The 3 February answer indicated that the award of an OBE to the former Great Britain player Alex Murphy in the 1999 New Year honours list was the only one given to the game of rugby league in the last five years. Bearing in mind that another of our Group's concerns relates to inconsistencies between the categories of honours awarded in similar circumstances, it is worth noting for example that Neil Fox, the world record rugby league points scorer, who played at the same time as Alex Murphy and frequently in the same Great Britain team, had some years earlier been awarded an MBE.

  The answer I received on 17 March (45 N) strongly reinforced our Group's views that the current honours system appears to have an in-built bias against rugby league. It gave a league table of the awards to sportspeople over the last five years with rugby union at the top with 52 and rugby league at the bottom with the single one I have referred to.

  Even allowing for the inclusion of the 2003 England RU World Cup squad this still gives a ratio of 13:1 between the two codes of rugby. Our Group accepts that there are more people involved in union than in league but believe the relative numbers involved are substantially less than the 52:1 or even 13:1 honours ratio and in no way explain this discrepancy.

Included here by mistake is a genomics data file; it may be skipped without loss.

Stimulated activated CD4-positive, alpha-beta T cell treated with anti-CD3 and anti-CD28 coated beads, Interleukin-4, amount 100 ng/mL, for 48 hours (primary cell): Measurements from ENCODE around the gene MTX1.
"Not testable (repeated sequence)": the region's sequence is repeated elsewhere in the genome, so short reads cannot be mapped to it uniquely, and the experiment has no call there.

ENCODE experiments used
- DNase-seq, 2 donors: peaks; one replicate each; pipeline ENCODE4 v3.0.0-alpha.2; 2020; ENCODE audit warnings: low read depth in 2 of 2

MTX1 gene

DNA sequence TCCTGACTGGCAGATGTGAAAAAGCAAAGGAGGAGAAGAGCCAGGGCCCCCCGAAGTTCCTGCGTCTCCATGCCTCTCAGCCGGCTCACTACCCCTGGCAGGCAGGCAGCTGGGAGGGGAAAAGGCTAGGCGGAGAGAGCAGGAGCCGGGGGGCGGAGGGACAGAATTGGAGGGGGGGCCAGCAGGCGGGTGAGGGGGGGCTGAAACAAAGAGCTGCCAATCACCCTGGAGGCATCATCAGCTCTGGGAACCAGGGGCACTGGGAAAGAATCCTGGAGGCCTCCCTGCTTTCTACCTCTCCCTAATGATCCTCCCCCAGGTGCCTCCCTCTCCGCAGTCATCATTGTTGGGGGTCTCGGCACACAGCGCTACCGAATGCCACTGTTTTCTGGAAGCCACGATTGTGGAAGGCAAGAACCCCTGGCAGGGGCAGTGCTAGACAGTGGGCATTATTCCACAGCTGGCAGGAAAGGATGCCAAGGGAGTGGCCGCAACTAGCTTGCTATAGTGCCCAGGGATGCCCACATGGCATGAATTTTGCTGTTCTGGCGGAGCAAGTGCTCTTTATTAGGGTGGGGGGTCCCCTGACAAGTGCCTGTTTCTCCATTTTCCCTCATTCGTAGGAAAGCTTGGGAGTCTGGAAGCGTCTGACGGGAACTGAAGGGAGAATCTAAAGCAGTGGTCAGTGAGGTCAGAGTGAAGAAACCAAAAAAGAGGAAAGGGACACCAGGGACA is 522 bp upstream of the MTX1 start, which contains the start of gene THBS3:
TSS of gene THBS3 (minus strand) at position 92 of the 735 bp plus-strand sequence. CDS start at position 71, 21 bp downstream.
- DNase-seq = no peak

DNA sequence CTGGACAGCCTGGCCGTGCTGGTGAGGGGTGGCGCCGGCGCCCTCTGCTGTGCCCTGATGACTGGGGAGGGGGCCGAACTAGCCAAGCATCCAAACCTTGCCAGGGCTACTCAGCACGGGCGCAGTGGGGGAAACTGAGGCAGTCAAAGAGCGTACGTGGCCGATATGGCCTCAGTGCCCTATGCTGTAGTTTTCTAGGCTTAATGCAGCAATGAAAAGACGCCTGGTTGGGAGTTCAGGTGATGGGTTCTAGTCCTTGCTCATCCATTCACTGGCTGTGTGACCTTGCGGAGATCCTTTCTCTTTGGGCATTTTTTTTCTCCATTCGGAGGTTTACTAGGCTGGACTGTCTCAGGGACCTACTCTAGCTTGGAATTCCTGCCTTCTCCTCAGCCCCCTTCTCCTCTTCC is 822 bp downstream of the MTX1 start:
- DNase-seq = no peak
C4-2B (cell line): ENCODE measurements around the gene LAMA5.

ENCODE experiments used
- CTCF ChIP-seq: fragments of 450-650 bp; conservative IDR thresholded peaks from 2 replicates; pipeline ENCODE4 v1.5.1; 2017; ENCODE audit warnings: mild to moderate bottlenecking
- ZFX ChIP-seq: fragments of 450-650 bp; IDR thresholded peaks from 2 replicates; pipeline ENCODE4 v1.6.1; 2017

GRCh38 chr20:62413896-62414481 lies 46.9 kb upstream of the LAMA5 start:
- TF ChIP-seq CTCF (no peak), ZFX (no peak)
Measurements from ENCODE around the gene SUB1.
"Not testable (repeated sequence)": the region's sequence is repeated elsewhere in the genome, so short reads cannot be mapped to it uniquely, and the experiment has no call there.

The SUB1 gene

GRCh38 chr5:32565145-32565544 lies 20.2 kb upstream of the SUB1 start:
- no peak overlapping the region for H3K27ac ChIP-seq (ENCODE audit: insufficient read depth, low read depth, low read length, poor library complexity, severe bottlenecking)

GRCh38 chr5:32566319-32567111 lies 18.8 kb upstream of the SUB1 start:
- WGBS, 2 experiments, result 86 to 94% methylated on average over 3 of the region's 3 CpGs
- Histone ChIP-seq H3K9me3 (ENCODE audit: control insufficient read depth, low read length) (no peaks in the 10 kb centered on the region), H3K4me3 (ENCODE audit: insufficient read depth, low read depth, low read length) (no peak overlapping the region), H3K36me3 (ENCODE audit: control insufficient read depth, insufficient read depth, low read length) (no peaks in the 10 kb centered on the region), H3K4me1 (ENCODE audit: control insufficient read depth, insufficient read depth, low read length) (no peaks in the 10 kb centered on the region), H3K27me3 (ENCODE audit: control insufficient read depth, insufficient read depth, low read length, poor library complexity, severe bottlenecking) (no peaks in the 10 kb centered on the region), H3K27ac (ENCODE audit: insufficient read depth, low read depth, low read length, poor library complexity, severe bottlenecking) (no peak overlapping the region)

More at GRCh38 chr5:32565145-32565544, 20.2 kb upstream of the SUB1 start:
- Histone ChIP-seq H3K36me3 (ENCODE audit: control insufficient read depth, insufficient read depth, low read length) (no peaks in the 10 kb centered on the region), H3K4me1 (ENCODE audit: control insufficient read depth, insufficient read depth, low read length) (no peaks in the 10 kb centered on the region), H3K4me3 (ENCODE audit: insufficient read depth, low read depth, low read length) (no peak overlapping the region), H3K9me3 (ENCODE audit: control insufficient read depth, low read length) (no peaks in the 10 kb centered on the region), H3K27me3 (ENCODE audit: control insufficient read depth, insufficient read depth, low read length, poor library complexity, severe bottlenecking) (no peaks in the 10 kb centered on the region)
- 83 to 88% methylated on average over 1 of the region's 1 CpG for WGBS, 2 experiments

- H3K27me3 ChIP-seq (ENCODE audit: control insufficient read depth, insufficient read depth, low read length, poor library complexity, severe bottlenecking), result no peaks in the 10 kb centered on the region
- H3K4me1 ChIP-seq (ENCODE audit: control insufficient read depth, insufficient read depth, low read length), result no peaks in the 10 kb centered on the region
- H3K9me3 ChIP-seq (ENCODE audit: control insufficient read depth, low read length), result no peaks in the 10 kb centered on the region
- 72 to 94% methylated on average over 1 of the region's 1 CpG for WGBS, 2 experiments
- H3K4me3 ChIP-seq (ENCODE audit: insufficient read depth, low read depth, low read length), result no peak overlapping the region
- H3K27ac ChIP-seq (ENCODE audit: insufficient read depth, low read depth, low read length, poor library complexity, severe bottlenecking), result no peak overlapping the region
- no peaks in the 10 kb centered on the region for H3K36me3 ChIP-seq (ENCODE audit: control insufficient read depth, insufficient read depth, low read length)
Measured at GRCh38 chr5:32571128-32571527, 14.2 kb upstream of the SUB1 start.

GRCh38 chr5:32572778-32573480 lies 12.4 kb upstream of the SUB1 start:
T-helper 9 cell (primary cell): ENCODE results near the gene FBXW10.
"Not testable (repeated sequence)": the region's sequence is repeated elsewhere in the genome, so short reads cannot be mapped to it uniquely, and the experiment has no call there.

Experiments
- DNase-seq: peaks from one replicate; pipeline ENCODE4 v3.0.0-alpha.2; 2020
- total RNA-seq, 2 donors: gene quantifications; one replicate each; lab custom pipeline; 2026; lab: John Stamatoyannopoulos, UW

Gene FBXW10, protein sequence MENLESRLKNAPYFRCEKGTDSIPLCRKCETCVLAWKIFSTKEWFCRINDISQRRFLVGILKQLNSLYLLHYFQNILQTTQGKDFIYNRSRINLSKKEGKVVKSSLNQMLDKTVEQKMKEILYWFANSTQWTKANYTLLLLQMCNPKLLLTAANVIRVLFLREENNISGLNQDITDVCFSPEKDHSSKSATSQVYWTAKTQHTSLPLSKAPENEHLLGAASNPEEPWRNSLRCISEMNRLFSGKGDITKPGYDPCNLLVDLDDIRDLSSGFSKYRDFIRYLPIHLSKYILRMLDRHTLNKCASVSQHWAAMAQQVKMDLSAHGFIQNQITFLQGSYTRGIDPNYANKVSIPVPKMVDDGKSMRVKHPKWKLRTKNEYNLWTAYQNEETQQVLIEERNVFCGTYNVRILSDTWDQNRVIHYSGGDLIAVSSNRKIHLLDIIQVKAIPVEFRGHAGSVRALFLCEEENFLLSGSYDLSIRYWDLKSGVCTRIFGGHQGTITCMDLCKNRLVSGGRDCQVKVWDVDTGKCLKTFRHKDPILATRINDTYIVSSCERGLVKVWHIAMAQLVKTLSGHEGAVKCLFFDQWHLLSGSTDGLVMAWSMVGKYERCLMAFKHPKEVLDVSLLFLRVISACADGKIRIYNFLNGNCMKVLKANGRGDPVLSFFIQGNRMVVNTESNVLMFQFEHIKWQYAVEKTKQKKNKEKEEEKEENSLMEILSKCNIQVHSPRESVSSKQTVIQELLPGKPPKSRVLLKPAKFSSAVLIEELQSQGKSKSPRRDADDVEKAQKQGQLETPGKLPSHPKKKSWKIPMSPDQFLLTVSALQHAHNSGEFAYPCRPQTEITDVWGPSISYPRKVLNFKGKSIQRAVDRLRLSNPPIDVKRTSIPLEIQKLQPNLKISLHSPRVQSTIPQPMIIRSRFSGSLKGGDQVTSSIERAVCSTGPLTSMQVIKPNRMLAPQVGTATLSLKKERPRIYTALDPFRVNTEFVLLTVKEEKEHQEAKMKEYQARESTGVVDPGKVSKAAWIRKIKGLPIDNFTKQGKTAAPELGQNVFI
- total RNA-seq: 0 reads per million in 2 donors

The Select Committee might also note that I asked the Government (45N 15 March) to list the membership of the advisory committee responsible for recommending the awarding of honours to persons involved in sport. I asked about each member's background, length of service and particular sporting expertise but was advised that none of this information can be made publicly available.

  In conclusion, there is one other factor we would wish to draw attention to in respect of our concerns. The Government have on a number of occasions indicated a desire to ensure that the honours system reaches out to those parts of the community that have in the past been overlooked. Without wishing to over-generalise, there are few sports in Britain that do more work in deprived communities than many of our professional and amateur rugby league clubs. It seems a great pity that those who have worked selflessly for many years steering disadvantaged youth towards healthy and constructive leisure activity gain no recognition because the teams they field comprise of 13 rather than 15 players.

David Hinchliffe MP